Our remit to consider the concept of interruption as limited, is important if for no other reason than to prevent us from rejecting out-of-hand reasonable objections raised against this understanding. Thus, contemplating the issue from a slightly more sceptical viewpoint, one might ask whether the following proposition was not, in fact, the more noteworthy characterisation of ceasefires: the same soldiers who had connected with their enemies by making peace and forging friendships, only moments later shot at each other as if nothing had happened. The fact that the trench war – though not everywhere and not immediately, but in many places – continued with relentless ferocity, might, however, be interpreted differently: soldiers once again shooting at each other reveal in my opinion, the impact ofthe perfidious pressure that characterize war. In an industrialized war with its technological innovations 79 , an individual’s scopes of action are restricted. The fact that they do at times exist, is therefore all the more surprising and indeed significant in that they enable an individual to manifest and regain his self-respect.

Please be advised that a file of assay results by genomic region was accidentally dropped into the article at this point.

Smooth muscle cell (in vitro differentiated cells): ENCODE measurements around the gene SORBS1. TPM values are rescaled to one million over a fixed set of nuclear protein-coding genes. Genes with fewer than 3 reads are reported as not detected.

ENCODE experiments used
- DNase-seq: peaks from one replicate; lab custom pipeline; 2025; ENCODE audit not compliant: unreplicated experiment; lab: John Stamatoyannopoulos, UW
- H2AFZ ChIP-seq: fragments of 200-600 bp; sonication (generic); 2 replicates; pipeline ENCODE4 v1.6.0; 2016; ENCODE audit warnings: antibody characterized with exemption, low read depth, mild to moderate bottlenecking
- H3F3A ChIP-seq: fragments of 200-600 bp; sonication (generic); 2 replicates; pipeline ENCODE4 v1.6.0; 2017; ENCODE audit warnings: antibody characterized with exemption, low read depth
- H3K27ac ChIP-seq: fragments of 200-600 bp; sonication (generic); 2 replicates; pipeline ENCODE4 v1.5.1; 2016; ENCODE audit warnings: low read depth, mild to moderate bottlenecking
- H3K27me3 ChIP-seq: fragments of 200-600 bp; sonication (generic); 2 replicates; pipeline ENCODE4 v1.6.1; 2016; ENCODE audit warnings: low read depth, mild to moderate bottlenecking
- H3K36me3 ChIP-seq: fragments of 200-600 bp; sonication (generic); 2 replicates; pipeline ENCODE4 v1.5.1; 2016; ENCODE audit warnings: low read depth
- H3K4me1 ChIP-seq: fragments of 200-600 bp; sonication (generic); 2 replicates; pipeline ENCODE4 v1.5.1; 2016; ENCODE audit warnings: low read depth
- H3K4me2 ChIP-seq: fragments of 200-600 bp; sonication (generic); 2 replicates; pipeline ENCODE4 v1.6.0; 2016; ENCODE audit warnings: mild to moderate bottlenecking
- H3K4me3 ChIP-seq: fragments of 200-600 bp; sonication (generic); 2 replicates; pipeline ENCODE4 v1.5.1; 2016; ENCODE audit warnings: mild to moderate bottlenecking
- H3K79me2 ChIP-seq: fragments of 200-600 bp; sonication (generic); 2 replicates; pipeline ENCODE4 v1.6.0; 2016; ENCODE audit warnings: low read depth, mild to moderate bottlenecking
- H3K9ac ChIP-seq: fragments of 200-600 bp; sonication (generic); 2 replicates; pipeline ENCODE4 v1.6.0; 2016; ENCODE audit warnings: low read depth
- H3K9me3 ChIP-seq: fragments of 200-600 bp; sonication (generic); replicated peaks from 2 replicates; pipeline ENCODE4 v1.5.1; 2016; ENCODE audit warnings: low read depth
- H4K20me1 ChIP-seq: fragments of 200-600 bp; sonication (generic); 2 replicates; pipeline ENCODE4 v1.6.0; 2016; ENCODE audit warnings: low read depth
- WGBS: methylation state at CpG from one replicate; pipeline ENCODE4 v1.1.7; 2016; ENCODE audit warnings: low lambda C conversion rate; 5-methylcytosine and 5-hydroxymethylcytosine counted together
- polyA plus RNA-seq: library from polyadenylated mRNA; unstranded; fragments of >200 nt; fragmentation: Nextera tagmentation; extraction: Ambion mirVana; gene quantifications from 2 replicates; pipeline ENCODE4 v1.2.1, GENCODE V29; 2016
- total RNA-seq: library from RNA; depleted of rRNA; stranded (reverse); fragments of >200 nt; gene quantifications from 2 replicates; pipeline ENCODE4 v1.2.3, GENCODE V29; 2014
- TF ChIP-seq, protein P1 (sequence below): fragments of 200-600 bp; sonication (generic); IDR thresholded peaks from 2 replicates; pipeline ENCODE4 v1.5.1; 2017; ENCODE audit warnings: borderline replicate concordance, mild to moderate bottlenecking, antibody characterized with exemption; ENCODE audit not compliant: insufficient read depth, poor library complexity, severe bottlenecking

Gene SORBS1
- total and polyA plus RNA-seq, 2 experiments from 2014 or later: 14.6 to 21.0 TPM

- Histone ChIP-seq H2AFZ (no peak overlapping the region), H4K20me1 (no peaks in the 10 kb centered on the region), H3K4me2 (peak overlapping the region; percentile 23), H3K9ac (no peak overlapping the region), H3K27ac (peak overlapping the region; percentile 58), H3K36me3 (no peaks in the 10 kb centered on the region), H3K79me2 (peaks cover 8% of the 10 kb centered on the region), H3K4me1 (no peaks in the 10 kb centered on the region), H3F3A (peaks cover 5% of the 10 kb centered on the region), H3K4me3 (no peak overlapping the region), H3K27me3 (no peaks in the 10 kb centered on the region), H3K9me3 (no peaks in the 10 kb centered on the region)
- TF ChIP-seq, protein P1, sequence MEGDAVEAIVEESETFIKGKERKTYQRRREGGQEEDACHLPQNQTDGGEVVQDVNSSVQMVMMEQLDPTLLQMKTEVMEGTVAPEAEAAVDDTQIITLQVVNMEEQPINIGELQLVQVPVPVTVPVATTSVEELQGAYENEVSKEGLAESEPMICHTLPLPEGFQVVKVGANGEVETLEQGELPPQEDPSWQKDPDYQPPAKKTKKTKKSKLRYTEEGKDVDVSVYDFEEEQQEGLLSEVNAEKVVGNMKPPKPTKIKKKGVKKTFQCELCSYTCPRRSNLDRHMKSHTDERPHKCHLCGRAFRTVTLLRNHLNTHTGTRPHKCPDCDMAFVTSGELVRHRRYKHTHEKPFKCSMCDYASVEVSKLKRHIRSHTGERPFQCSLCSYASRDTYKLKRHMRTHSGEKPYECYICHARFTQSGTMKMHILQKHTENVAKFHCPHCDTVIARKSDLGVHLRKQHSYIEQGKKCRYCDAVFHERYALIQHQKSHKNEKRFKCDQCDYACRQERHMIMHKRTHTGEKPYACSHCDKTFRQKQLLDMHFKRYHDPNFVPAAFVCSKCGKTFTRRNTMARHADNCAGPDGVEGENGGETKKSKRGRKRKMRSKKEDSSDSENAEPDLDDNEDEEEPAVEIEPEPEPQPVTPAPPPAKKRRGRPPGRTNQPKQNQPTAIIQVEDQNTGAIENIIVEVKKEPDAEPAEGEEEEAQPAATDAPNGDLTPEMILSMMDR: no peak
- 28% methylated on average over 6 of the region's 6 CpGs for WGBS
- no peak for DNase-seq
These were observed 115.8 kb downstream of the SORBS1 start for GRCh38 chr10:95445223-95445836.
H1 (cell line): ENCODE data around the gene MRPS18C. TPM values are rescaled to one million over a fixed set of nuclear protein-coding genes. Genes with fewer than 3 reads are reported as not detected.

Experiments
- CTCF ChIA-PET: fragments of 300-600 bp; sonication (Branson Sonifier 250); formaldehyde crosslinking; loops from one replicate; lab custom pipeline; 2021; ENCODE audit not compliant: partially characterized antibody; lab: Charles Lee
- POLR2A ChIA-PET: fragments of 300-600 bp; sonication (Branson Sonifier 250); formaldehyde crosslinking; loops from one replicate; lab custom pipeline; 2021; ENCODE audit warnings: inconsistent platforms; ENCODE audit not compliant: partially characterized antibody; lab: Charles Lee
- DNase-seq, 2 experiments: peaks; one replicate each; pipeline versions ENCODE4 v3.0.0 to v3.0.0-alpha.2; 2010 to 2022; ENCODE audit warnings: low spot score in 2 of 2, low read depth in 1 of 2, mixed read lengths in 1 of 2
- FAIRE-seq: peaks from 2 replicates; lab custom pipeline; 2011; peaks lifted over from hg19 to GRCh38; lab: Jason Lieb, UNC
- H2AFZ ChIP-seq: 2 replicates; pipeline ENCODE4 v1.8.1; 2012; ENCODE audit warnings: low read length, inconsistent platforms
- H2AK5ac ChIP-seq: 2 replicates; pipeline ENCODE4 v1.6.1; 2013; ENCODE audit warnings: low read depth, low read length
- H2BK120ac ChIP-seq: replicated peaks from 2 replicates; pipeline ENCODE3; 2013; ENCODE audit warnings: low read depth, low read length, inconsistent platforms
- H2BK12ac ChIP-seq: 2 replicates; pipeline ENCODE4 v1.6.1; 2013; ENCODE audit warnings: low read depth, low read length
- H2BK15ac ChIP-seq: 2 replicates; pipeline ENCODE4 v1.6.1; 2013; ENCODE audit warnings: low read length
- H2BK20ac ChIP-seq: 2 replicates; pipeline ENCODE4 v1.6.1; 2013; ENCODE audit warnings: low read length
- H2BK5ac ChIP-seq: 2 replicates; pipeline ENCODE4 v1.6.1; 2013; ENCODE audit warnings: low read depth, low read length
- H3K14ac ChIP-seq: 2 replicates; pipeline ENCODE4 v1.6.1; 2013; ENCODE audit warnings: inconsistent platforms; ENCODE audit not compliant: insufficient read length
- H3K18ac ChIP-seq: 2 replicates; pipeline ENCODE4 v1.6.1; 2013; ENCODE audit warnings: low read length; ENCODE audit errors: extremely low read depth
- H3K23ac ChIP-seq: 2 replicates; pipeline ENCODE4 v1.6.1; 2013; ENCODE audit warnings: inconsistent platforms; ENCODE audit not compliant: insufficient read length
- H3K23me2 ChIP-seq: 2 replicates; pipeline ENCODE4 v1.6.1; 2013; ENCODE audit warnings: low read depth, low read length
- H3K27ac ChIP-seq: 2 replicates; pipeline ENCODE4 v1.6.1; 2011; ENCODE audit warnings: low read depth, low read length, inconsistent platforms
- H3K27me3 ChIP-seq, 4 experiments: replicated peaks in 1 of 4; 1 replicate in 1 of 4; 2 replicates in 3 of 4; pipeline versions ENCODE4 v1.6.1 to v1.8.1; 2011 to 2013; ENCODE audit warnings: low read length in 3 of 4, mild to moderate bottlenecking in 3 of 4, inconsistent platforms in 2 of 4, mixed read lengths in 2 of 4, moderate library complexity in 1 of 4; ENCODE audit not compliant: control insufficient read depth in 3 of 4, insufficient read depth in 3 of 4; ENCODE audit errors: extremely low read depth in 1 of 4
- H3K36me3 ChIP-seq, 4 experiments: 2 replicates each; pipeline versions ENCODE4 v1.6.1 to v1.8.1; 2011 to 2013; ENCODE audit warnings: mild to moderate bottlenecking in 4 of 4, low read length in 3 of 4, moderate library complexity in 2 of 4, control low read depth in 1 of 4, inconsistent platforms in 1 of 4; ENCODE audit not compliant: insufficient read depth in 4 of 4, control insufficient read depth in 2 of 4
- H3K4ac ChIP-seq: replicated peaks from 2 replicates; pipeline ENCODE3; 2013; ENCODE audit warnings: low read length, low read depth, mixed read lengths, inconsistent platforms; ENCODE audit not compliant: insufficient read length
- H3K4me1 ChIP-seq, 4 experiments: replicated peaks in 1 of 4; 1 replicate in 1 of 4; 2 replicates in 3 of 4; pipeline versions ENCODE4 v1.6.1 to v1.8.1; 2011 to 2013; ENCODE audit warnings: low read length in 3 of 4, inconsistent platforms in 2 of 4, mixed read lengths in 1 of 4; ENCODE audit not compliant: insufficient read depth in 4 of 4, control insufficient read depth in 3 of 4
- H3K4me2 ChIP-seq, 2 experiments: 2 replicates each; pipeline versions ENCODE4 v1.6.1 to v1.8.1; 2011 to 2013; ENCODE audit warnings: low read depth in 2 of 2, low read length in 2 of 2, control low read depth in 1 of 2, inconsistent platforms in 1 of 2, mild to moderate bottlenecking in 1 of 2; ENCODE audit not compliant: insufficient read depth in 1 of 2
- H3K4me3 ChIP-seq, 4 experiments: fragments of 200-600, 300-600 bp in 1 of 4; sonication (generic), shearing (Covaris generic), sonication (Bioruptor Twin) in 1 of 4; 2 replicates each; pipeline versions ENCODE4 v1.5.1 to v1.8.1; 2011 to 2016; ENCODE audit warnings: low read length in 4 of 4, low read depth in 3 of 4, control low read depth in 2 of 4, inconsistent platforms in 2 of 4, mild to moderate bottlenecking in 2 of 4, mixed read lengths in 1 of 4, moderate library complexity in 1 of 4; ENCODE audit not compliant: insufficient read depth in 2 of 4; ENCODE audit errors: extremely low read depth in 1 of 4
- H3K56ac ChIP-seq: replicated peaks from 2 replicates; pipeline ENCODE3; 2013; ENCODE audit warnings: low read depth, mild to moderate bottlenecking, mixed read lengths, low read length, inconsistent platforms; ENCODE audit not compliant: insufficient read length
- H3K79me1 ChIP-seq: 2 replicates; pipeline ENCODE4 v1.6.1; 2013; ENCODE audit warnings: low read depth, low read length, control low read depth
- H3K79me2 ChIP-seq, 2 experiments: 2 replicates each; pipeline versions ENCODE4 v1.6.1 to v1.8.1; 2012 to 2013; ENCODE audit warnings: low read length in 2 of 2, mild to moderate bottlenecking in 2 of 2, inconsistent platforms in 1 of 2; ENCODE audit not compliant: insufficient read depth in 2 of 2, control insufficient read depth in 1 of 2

Rajan and Zingales (henceforth: RZ, 1998) find that industries systematically differ in their need for external financing provided by the financial sector. It means that some industries rely more on the financial system than others. The communication- equipment sector, for example, is rather dependent on external finance since it has a limited ability to finance its investment need through own cash flow. Sectors’ different external dependence is assumed to be due to persistent technological characteristics such as the gestation and cash harvest period, properties ofthe production function and characteristics of input use (von Furstenberg and von Kalckreuth 2006). There- fore, the ranking of sectors according to their level of financial dependence appears to be relatively stable over time and across countries (e.g. Rajan and Zingales 1998, Hattendorff 2012). Rajan and Zingales (1998) measure external dependence by capital expenditures minus operative cash flow divided by capital expenditures. An alternative measure ofa firm’s liquidity need is proposed by Raddatz (2006): the ratio of invento- ries to sales. Since a high level of inventories ties up cash, this figure is considered to be suitable for capturing a firm’s external dependence. In contrast to the RZ-measure, it accounts for more short-term external finance need.